"The bicycle-sharing programme has received a widely positive public response. Over 12 months, a programme that began with a couple of stations attached to metro-rail terminals has expanded to a network of 230 stations with 12,000 bicycles. More than 10,000 residents have signed on... The bicycles are available 24 hours a day. Each resident is given an ID card, with which one can rent and return bicycles at any of the stations, usually located near metro-rail terminals. Private bicycle-renting companies have also been roped in."
Bicycle sharing/renting programs that seeks to provide seamless connectivity between the metro network and bus routes have been tried out in many European countries in recent years. Many European cities like those in Netherlands have even earmarked dedicated road lanes for bicycles.
The popular Vélib’s bikes, run by JCDecaux (an outdoor advertising company), and which are subsidized with advertising and have an extensive network of self-service rental stations, are now being used all over Paris to complement its excellent metro and bus-based public transit systems. Many US cities too look set to embrace bicycle-sharing.
If the objective is to reduce the traffic on our city roads, we need to get private cars users off the road. In other words, the success of the bicycle program would lie in its ability not to merely get people to use them, but to specifically get regular private car-users to switch. However, on this specific objective, I am not sure whether it will be effective in India (especially a strategy that focuses only on bicycle renting/sharing) for the following reasons
1. Unlike the European and Chinese cities with their inherent advantage of mild climate, the hot summers in India will be a strong deterrent against people using bicycles. Will any car-user trade the comfort of his car to ride a bicycle in the sweltering heat of 40-plus degrees?
2. In all the aforementioned cities where such programs are in place, commuters use bicycles to ensure seamless integration with public transit facilities and not as the sole means of transport. This means that the success of such programs depends critically on the availability of good public transport facilities, that when combined with bicycles encourage people to trade their private car-use.
3. As with Paris, such programs will face the problem of vandalism. Thefts, careless usage, poor maintenance etc have all hurt the Velib program. Half the original fleet of 15,000 specially made bicycles have disappeared, presumed stolen, and 80% of them have been stolen or damaged. The problem will be exponentially larger in India, even with strong safeguards (very strong safeguards will also discourage use by limiting the potential market). Whatever the safeguards, there will enough users with large enough incentive to steal and/or vandalize these bicycles.
4. The sheer numbers of commuters in our cities means that the numbers required will be many times more than that in any European city for the program to make any significant dent in getting private car-users to switch. This would require much larger numbers of bicycles, rental centers, repairs and maintenance facilities, and co-ordination among them. Only governments can invest and manage such infrastructure logistics, atleast initially. And therein lies the danger of this getting subverted like the regular government programs.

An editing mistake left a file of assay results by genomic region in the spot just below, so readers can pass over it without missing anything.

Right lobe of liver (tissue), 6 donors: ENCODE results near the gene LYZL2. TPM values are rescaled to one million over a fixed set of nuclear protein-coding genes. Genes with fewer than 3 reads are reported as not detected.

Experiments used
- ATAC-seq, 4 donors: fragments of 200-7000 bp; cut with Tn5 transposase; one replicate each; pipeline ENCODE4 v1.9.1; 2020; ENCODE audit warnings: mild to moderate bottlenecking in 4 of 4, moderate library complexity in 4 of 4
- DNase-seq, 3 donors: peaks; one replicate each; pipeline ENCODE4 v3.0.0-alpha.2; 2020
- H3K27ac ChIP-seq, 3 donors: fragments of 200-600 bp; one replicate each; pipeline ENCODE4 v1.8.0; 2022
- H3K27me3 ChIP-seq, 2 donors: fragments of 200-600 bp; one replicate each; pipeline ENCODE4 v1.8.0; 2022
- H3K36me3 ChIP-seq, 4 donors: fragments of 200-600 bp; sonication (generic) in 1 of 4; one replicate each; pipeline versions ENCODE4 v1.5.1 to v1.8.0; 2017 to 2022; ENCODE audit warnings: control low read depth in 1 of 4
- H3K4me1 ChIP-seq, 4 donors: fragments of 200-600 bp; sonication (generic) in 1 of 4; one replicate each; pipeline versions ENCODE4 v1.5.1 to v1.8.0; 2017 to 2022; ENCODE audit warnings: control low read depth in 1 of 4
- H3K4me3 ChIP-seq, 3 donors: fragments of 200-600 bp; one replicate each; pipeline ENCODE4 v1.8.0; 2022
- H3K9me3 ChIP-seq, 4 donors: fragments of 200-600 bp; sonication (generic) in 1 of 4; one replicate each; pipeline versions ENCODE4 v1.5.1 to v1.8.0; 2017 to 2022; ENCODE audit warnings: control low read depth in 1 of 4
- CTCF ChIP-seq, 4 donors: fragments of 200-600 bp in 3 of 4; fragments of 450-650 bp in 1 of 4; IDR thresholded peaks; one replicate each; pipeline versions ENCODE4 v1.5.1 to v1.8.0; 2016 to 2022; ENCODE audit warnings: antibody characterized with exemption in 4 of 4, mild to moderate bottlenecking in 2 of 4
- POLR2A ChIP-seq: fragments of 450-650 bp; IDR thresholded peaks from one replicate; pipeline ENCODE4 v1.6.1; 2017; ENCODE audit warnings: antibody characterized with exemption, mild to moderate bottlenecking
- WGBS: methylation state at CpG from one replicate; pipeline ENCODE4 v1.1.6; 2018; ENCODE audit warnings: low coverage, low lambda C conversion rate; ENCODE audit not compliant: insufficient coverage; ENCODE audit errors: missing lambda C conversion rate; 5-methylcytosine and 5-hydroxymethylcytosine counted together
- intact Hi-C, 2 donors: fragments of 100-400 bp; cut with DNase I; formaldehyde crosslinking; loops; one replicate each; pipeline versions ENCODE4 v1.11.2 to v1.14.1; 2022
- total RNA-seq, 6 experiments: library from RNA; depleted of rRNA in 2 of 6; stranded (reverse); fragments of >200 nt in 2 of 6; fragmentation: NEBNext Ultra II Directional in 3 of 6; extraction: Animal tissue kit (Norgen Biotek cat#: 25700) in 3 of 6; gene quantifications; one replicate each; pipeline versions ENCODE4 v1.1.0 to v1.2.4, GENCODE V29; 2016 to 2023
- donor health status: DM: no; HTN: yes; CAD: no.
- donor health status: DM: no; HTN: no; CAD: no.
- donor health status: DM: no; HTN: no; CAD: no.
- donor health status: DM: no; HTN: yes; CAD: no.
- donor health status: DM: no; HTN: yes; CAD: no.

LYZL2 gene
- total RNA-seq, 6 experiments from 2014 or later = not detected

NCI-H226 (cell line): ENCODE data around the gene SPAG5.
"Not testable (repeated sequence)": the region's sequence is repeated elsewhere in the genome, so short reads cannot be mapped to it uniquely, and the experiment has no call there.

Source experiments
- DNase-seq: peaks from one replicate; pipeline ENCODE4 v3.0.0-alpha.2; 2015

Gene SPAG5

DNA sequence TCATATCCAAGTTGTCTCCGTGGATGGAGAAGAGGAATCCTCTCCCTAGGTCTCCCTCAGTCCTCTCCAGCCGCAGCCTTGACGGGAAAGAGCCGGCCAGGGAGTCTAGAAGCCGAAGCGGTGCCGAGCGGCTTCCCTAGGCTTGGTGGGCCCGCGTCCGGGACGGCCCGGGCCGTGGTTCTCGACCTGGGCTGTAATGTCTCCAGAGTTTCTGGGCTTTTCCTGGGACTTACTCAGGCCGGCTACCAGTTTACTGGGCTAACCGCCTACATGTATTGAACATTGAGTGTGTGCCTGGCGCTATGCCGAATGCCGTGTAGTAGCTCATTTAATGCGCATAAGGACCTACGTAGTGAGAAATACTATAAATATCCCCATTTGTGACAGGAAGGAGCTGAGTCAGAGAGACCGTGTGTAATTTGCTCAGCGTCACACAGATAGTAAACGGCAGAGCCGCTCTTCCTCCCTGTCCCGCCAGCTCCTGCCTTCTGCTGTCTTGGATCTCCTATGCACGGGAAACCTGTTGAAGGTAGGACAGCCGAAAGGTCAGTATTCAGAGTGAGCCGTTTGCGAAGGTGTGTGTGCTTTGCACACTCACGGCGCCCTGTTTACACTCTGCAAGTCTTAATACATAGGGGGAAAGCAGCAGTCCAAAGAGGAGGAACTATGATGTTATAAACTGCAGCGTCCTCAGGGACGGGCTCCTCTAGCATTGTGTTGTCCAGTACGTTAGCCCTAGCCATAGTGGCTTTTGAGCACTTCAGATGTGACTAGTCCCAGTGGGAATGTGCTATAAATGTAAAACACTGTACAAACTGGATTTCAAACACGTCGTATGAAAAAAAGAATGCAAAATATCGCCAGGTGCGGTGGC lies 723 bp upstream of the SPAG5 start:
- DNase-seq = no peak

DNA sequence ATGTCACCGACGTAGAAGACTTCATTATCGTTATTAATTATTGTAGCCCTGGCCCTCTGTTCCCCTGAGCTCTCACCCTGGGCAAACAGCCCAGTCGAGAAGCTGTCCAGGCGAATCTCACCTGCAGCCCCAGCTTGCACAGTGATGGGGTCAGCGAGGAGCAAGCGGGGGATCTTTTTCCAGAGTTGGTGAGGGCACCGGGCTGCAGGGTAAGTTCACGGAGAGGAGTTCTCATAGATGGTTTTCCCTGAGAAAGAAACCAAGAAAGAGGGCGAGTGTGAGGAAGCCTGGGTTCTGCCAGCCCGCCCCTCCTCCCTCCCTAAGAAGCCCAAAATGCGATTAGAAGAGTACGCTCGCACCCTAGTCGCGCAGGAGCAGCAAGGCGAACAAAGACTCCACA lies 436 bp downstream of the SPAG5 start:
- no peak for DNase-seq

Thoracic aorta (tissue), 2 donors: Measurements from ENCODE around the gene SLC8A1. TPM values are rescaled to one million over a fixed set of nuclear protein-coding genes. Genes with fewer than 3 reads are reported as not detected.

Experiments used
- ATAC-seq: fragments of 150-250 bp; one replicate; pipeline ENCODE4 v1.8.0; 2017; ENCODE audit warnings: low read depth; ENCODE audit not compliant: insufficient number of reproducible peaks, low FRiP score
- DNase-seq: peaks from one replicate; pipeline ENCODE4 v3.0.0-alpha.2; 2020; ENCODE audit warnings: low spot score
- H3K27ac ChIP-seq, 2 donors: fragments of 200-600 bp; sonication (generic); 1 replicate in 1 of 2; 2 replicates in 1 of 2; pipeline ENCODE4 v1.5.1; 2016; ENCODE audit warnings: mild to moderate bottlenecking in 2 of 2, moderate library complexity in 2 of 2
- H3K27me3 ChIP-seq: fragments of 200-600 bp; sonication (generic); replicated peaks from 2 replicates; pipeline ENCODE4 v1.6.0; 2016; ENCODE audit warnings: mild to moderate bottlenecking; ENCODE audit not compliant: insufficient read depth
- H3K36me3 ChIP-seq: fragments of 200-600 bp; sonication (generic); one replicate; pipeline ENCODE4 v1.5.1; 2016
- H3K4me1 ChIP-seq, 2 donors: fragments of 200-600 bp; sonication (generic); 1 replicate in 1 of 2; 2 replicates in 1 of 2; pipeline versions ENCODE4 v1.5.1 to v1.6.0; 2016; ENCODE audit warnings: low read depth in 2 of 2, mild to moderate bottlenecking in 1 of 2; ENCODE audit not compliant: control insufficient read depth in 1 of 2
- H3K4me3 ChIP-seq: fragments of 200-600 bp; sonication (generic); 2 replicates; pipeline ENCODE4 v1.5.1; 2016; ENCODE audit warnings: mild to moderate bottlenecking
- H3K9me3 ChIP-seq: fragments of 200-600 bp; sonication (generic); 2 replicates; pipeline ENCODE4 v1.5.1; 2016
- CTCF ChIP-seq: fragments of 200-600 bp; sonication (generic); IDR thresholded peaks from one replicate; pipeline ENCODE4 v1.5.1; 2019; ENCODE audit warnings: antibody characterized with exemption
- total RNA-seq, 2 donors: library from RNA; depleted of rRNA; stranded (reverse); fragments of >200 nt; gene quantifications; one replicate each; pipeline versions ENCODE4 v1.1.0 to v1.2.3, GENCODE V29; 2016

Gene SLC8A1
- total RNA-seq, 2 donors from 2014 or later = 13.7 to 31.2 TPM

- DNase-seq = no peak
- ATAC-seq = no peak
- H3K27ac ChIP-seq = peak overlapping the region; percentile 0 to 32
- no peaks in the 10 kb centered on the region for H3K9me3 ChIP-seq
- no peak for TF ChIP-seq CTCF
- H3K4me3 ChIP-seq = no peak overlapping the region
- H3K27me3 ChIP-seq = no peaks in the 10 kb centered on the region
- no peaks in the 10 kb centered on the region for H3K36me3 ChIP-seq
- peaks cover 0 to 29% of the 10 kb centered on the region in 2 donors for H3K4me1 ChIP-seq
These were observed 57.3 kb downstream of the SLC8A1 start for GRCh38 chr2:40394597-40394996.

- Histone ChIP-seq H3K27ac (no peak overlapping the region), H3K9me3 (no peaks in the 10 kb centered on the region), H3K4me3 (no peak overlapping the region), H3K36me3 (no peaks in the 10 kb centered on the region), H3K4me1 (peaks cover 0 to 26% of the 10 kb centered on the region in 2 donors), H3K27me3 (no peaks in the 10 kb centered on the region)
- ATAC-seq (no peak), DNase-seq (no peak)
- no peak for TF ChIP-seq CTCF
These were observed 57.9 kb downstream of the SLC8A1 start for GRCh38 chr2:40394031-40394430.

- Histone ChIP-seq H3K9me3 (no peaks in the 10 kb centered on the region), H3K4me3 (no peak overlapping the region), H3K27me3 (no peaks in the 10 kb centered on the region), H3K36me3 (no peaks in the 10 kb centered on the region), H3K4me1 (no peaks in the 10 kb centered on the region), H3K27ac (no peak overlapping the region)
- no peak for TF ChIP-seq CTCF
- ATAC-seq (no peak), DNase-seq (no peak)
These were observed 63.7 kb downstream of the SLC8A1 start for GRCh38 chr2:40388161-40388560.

5. Unlike in many of these countries, two-wheelers run the largest accident-risk in the free-for-all of Indian traffic system. Without dramatically improving the road-traffic dynamics, merely getting people out into the roads with bicycles will only end up increasing the numbers of road accidents and fatalities. In any case, given the narrow widths of most city roads and resistance to any road-widening, it may not be possible to provide dedicated bicycle-lanes.
6. Finally, since the demand for bicycle use itself is large and unmet (due to the sheer size of population), there is the strong possibility that the bicycles could end up being used by those who would have otherwise used public transport systems. In other words, these bicycles would merely add to the traffic (since the road footprint of bicycles would be larger than that of public transport systems), by encouraging some regular users of public transport to switch to cycles.
However, the Hindu report also informs of a unique licence-issuing system in Shanghai, which now caps the number of car-licences issued every month to ease pressure on traffic. At monthly auctions, car-owners now have to compete to get their hands on precious licence-plates. The demand for cars is such that a licence plate now costs as much as a car, thereby making it far too expensive to own a car. It is such complementarity of policies and not one-off programs like bike-sharing/rental that can meaningfully address the urban-traffic challenges.
Developing such policies and turning them into successes require more than a few years, In fact, the Netherlands didn't get its extensive network of separated bicycle lanes and exclusive facilities overnight — it took decades.
Two more reasons... Nikhil makes an important point about the "uncool factor associated with going to work in a cycle". Praveen rightly points out that "cycling is not having status value vis a vis cars/four wheelers". Both these factors are significant social/psychological barriers against widespread adoption of cycling.
Update 2 (29/6/2011)
More than one hundred European cities have launched rent-a-bike projects allowing people to use pedal-power to whizz from Point A to Point B.